Chase has some competition. The Bank of Mom and Dad is now the seventh largest home loan lender in the United States. A recent study from Legal & General Group found that parents lent their kids a total of $47 billion in 2018, which helped buy 1.2 million homes. To put it another way: one in five parents helped fund the purchase of $317 billion worth of housing. Forty-three percent of those who received the help were under 35.
For a number of economic reasons — student loan debt, stagnant wages, sky-high rents, the extreme cost of day care, and other such services — it’s not a surprise that more and more millennials are turning to mom and dad to help fund their future. After all, their APR is probably pretty low, too. And, for the most part, if able, parents seem to be fine with fronting some money. But even if all parties involved are okay with the arrangement, money changing hands can change relationships. Guilt and shame are often prevalent. Plus, questions linger: What is the plan to pay back the loan? Is the gift just a way for parents to keep you under their wing? Is your spouse okay with accepting such a large gift? What will happen if things go south in your marriage? Will the money be used as leverage later?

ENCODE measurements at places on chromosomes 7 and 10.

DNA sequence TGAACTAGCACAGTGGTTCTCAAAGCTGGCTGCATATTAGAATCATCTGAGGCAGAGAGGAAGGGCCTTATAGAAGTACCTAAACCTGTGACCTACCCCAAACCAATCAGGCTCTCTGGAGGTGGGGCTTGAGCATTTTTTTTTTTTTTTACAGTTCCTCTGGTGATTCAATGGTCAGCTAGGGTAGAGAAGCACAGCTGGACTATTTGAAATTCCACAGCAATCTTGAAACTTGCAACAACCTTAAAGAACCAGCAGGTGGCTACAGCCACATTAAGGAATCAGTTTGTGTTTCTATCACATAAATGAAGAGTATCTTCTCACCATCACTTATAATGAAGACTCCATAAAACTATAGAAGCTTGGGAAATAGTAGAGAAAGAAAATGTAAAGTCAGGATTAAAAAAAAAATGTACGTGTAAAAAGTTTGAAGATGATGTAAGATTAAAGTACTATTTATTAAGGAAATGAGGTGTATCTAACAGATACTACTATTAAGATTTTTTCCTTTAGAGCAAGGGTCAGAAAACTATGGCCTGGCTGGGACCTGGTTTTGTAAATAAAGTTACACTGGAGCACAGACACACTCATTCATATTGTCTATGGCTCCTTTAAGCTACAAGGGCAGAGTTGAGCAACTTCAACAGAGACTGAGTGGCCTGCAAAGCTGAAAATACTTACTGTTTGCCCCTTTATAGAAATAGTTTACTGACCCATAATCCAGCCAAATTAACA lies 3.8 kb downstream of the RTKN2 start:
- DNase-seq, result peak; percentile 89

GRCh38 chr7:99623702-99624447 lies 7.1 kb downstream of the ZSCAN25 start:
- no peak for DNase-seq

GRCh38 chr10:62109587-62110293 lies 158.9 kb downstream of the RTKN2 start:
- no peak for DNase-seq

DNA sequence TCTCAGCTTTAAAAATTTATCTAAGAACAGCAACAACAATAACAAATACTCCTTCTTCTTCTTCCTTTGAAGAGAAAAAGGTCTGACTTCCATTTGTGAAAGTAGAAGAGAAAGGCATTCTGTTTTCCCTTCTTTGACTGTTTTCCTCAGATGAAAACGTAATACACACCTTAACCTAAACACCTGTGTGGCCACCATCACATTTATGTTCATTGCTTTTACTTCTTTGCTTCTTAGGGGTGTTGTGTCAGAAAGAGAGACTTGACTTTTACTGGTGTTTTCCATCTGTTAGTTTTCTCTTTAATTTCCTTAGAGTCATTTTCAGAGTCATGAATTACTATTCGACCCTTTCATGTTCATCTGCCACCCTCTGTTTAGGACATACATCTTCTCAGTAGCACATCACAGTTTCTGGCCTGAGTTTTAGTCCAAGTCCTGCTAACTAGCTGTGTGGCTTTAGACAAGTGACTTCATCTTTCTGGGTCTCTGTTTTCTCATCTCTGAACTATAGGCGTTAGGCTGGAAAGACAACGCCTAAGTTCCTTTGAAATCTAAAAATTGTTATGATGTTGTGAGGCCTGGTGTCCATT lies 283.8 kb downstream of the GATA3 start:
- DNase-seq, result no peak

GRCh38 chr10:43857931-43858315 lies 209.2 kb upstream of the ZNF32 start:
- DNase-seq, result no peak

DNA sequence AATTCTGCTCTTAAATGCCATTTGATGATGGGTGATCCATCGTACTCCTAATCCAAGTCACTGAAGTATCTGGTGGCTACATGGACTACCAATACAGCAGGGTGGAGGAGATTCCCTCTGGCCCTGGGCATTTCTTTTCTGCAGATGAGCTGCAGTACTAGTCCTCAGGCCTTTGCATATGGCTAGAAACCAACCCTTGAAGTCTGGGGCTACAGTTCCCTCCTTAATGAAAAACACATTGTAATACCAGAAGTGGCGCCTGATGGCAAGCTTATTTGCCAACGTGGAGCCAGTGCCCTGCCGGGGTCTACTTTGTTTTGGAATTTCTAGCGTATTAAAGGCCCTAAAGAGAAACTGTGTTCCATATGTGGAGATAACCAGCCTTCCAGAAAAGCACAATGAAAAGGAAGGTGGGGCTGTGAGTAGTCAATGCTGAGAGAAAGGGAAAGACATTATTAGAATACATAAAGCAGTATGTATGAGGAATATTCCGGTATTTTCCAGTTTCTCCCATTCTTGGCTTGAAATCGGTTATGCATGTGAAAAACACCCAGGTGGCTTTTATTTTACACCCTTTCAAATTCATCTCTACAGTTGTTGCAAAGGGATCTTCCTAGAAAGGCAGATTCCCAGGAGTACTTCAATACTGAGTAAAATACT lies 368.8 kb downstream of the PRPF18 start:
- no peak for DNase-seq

The truth is that, even if your parents are ready and willing, it can be difficult asking anyone for money to buy a home or subsidize some other cost. To help guide you through the discussion, we spoke to several legal, financial, and relationship experts to help deal with any exchange of funds coming from the bank of mom and dad.
Set The Terms Up Front
Loans from parents and in-laws can become tricky when unestablished expectations don’t match reality. Maybe those who accepted the money are slow in paying the loan back but are still going out to dinner and away for vacations. Maybe mom and dad won’t stop asking when you’ll get them their money back. To keep such scenarios — and many, many more from happening — the transaction needs to be handled like a business decision and all parties need to spell out the terms of the loan out of the gate.
“If it’s important to you that it is considered a loan versus a gift, make sure that’s communicated that each person understands that via writing or at very least verbally,” says Carrie Krawiec, a licensed marriage and family therapist. Even with the terms laid out, understand that personal feelings will still arise and complicate things. “Assume problems and over communicate ahead of time if you can,” says Amanda Clayman, a financial wellness advocate for Prudential. “During the time that the loan is ‘open,’ try to withhold judgment and believe the best — for your own peace of mind.”
It’s also important that everyone be on the same page and that personalities are taken into account before any money changes hands. Make sure it’s understood what the boundaries are when it comes to other family members. Is it a close-knit family? If so, then there’s a good chance that your or your spouse’s siblings might get wind of the deal. “Predict as many problems as you can and try to identify potential solutions,” says Krawiec. “You won’t get them all but it will be a start.”
Understand Everyone’s Involvement